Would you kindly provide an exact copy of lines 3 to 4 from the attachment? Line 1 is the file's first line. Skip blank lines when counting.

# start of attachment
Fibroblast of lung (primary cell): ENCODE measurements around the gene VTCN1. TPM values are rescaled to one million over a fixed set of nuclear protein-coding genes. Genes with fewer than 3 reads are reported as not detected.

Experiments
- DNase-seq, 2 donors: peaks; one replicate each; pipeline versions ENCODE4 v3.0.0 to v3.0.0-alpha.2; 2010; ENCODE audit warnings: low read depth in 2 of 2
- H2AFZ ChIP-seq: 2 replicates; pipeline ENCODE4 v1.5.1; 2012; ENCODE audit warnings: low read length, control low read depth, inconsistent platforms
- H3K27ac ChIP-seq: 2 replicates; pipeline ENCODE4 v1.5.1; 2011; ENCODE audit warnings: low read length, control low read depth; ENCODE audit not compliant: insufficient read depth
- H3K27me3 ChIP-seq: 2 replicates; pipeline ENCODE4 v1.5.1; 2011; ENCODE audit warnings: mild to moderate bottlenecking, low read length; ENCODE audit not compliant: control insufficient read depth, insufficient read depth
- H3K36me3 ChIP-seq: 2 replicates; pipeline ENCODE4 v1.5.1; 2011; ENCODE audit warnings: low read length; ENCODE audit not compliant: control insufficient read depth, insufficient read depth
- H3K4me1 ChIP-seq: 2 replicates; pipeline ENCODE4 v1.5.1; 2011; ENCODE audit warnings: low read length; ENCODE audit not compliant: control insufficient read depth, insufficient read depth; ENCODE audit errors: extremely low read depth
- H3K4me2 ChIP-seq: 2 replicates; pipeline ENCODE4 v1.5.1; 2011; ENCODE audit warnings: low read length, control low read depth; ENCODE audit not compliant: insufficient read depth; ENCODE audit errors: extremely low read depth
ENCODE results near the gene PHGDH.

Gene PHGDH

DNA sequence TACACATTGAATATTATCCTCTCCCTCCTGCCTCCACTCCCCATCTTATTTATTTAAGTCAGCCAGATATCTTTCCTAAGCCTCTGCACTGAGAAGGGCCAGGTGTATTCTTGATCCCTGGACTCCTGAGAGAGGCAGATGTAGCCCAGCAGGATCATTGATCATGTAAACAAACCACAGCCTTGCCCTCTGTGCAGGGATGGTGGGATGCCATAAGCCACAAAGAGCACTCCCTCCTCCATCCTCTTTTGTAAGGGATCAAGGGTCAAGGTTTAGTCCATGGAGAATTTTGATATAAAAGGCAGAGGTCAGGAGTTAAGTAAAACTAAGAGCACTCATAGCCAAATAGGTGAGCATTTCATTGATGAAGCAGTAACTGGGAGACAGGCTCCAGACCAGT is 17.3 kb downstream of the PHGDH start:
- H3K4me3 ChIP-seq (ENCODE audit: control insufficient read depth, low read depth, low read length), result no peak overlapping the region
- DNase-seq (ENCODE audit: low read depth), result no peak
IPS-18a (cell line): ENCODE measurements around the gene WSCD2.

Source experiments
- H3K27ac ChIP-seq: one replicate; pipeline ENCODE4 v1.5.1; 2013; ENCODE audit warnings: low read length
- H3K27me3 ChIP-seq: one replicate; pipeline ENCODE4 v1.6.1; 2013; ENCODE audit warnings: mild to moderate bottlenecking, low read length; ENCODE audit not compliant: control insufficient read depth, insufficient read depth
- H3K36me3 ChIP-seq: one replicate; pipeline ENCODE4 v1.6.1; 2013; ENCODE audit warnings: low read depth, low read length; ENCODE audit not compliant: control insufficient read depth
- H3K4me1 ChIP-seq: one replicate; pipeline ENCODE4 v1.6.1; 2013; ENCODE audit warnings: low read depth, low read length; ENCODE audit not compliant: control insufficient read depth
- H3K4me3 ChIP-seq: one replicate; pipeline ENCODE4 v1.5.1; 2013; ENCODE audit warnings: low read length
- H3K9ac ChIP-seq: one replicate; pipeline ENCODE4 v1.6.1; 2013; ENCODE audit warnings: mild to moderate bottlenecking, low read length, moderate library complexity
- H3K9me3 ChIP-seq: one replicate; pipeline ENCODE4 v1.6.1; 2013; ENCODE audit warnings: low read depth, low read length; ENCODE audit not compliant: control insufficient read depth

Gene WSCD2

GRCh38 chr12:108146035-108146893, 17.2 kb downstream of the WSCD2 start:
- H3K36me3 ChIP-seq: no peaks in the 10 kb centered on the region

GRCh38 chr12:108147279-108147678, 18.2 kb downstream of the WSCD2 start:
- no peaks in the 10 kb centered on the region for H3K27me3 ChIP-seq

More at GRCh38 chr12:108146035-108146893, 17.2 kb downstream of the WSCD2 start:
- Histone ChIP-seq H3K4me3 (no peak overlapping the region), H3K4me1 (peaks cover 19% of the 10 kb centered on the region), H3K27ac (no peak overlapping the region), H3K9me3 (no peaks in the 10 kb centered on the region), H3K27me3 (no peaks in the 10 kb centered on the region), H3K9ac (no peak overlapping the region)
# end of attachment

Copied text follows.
- DNase-seq, 2 donors: peaks; one replicate each; pipeline versions ENCODE4 v3.0.0 to v3.0.0-alpha.2; 2010; ENCODE audit warnings: low read depth in 2 of 2
- H2AFZ ChIP-seq: 2 replicates; pipeline ENCODE4 v1.5.1; 2012; ENCODE audit warnings: low read length, control low read depth, inconsistent platforms